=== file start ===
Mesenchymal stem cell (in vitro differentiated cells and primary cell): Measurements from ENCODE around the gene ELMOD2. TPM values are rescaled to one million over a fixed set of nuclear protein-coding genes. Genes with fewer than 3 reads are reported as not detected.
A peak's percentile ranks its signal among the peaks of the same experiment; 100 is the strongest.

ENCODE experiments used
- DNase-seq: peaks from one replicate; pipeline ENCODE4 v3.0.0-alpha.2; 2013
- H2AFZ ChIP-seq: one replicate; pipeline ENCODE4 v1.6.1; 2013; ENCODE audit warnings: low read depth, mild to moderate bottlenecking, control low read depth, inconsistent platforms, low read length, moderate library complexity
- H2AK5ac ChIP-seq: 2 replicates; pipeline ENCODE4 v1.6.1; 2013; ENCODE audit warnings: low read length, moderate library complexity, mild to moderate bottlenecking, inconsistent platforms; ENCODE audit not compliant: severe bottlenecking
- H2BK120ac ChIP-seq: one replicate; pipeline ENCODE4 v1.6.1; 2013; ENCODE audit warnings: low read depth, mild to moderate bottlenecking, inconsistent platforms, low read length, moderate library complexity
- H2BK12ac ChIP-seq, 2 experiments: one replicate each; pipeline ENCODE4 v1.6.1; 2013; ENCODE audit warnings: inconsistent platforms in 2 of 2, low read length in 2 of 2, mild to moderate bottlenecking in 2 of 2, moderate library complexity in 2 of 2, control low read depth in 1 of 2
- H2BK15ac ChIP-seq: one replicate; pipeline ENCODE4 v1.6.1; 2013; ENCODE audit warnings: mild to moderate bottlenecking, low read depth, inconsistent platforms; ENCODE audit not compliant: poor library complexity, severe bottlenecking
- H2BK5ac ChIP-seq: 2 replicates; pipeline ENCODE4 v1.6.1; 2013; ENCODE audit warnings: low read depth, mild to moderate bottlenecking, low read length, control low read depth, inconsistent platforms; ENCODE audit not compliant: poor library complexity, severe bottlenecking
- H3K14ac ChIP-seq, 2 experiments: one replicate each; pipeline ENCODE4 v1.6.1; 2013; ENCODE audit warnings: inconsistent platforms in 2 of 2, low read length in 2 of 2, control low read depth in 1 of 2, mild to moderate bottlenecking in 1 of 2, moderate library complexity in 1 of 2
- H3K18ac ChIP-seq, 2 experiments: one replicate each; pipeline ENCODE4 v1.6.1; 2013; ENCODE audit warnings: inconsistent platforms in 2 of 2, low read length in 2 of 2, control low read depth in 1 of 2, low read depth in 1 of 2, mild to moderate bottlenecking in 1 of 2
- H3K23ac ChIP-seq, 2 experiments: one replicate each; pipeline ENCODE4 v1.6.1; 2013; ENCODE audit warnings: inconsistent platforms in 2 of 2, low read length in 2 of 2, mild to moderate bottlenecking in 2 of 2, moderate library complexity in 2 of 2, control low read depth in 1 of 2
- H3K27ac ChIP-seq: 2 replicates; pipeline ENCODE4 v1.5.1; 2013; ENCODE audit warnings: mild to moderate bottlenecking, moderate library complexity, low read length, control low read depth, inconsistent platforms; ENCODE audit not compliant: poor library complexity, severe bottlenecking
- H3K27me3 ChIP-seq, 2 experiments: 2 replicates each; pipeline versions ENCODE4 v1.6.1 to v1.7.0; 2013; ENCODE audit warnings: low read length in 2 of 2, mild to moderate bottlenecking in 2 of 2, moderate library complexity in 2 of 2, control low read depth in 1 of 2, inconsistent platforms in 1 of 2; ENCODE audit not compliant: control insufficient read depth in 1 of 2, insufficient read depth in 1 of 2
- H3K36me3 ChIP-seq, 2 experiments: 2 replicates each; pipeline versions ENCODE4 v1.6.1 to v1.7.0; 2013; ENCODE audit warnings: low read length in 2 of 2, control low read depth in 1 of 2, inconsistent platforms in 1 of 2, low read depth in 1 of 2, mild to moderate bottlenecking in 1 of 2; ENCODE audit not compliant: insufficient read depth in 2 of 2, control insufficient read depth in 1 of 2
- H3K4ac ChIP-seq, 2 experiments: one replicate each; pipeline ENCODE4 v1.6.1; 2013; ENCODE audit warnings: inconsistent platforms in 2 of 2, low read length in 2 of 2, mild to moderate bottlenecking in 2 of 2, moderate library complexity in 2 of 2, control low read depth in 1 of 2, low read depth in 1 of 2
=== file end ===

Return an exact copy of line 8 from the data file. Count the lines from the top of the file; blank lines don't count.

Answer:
- H2BK12ac ChIP-seq, 2 experiments: one replicate each; pipeline ENCODE4 v1.6.1; 2013; ENCODE audit warnings: inconsistent platforms in 2 of 2, low read length in 2 of 2, mild to moderate bottlenecking in 2 of 2, moderate library complexity in 2 of 2, control low read depth in 1 of 2